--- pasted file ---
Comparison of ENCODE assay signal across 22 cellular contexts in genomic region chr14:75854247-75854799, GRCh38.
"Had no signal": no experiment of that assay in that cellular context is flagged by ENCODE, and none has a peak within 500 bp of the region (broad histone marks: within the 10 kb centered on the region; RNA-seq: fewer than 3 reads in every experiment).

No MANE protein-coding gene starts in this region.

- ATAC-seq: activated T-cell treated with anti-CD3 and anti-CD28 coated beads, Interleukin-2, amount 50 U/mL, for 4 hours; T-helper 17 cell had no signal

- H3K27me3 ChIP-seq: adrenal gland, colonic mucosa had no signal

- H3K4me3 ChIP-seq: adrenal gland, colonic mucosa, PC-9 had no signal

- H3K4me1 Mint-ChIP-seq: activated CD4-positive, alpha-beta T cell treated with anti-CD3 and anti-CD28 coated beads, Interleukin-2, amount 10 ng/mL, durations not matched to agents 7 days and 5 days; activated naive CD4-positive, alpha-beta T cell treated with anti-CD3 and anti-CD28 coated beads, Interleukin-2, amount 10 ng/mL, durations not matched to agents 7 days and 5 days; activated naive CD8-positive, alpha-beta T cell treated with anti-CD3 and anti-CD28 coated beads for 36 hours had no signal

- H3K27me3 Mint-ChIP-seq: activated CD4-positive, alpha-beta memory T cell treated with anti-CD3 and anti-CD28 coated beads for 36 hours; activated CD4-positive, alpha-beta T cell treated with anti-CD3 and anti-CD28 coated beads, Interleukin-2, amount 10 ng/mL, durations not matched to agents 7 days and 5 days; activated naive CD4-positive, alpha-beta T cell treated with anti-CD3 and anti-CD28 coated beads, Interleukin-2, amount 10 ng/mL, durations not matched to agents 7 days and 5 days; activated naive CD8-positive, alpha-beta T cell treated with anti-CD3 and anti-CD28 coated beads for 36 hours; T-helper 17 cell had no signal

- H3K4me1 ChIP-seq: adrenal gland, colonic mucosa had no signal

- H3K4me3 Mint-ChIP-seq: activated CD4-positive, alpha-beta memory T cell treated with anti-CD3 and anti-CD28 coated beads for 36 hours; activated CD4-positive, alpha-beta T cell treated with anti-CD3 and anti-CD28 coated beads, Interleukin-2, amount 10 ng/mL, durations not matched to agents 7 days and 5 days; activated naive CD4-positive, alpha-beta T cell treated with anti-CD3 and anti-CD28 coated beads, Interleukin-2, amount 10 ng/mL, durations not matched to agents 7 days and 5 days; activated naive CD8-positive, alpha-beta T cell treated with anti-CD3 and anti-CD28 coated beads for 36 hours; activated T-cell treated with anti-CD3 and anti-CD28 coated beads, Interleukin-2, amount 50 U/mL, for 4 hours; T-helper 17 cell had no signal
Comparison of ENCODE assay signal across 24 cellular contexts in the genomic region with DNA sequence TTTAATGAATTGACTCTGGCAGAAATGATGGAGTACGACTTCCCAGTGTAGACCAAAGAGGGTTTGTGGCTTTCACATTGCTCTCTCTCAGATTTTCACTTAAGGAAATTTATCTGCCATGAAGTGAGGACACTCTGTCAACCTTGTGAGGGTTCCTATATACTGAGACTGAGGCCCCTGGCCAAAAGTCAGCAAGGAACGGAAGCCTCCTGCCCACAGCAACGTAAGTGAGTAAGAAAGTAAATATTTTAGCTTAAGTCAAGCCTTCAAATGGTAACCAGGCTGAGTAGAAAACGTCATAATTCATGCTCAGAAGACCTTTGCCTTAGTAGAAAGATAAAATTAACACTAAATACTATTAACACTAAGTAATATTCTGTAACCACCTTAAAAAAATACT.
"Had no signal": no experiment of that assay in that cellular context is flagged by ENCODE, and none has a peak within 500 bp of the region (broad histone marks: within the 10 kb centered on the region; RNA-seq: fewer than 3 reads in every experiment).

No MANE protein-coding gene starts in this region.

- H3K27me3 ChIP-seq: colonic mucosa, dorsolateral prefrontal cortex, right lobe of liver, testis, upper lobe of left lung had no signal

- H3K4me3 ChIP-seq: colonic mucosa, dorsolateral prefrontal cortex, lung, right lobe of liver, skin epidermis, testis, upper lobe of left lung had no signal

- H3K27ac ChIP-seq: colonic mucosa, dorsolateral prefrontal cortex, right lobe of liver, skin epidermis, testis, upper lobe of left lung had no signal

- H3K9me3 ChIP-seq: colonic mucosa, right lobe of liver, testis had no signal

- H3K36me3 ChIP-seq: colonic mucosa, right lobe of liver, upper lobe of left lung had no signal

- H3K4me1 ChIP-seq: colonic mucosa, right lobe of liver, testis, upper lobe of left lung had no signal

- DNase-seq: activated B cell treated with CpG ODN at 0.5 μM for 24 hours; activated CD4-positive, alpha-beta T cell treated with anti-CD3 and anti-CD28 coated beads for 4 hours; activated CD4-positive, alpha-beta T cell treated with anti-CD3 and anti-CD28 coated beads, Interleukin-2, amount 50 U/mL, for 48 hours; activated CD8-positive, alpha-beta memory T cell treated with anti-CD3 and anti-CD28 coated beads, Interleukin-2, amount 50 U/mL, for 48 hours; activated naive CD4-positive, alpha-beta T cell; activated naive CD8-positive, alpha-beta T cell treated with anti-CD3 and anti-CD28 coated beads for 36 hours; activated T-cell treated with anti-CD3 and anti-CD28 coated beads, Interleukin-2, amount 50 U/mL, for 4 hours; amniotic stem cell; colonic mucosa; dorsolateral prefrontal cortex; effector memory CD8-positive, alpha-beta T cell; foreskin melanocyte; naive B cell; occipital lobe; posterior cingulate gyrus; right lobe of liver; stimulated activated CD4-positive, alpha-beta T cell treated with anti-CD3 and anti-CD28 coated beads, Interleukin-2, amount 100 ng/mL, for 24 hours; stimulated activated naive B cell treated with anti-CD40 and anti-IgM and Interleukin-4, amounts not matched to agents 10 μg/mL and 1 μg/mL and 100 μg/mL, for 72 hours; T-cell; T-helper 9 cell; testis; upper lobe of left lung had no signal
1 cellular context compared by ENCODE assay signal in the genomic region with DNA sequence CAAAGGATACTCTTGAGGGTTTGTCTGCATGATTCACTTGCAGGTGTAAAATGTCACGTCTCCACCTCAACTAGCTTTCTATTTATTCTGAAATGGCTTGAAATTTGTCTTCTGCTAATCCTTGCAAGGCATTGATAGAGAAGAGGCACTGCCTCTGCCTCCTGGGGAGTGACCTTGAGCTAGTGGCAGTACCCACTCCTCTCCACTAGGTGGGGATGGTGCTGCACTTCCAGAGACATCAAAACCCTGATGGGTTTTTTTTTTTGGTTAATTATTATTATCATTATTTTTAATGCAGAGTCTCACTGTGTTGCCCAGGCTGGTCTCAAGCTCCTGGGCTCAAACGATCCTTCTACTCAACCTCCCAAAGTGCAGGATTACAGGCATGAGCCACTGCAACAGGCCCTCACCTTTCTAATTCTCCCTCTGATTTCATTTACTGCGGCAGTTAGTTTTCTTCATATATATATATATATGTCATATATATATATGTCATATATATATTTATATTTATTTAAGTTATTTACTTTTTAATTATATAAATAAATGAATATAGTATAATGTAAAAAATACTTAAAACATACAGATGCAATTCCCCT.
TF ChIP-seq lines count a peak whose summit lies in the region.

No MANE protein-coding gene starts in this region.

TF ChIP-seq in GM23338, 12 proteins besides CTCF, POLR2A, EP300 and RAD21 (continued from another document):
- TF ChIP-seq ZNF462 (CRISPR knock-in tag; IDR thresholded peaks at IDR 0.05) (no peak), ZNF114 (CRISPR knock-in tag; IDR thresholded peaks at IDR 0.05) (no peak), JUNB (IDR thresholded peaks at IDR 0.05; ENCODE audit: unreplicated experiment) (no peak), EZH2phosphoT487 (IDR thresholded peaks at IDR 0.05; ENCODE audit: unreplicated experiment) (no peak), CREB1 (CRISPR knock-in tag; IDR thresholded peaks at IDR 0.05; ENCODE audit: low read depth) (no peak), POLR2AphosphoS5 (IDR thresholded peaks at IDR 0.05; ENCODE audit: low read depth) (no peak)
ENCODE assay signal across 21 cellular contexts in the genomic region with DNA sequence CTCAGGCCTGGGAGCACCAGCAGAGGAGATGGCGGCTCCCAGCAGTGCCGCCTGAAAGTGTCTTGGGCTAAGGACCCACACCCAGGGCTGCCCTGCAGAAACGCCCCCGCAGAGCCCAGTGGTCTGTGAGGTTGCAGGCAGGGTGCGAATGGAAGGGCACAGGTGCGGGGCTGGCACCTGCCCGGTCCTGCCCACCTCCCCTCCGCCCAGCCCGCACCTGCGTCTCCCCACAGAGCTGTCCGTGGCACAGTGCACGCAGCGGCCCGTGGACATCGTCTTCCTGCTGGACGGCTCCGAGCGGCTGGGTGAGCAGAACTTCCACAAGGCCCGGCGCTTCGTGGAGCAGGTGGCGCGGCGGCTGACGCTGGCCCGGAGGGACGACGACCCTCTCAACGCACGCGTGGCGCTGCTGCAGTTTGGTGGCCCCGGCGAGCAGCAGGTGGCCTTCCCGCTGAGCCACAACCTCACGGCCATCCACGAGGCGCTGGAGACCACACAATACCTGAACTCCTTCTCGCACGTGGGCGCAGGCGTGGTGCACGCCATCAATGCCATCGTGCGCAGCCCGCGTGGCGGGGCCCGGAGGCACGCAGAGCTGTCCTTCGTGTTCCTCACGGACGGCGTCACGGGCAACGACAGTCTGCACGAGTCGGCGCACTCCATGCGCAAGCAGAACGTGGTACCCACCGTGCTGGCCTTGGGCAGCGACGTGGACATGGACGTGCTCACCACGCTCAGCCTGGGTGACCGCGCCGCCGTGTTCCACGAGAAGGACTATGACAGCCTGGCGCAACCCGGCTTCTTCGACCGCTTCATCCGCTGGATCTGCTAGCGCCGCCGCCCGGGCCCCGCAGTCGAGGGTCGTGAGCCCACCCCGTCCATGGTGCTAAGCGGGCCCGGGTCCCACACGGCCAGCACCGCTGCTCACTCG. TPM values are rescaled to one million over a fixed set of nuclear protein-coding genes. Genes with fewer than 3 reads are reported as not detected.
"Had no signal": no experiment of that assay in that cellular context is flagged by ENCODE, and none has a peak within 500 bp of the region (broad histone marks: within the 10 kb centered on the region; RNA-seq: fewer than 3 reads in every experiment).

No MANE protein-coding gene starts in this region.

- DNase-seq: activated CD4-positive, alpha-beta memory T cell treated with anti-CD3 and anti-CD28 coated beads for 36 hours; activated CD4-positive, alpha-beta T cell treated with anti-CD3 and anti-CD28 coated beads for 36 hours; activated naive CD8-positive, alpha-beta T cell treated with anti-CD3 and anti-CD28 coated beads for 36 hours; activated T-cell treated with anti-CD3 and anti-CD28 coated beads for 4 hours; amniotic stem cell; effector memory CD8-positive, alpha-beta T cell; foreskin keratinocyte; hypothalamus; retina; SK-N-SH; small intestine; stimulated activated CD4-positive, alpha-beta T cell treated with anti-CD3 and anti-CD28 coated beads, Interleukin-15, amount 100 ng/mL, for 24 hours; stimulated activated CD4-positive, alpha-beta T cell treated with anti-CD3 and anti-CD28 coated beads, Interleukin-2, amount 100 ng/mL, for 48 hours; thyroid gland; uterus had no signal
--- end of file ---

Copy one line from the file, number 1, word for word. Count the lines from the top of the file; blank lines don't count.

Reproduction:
Comparison of ENCODE assay signal across 22 cellular contexts in genomic region chr14:75854247-75854799, GRCh38.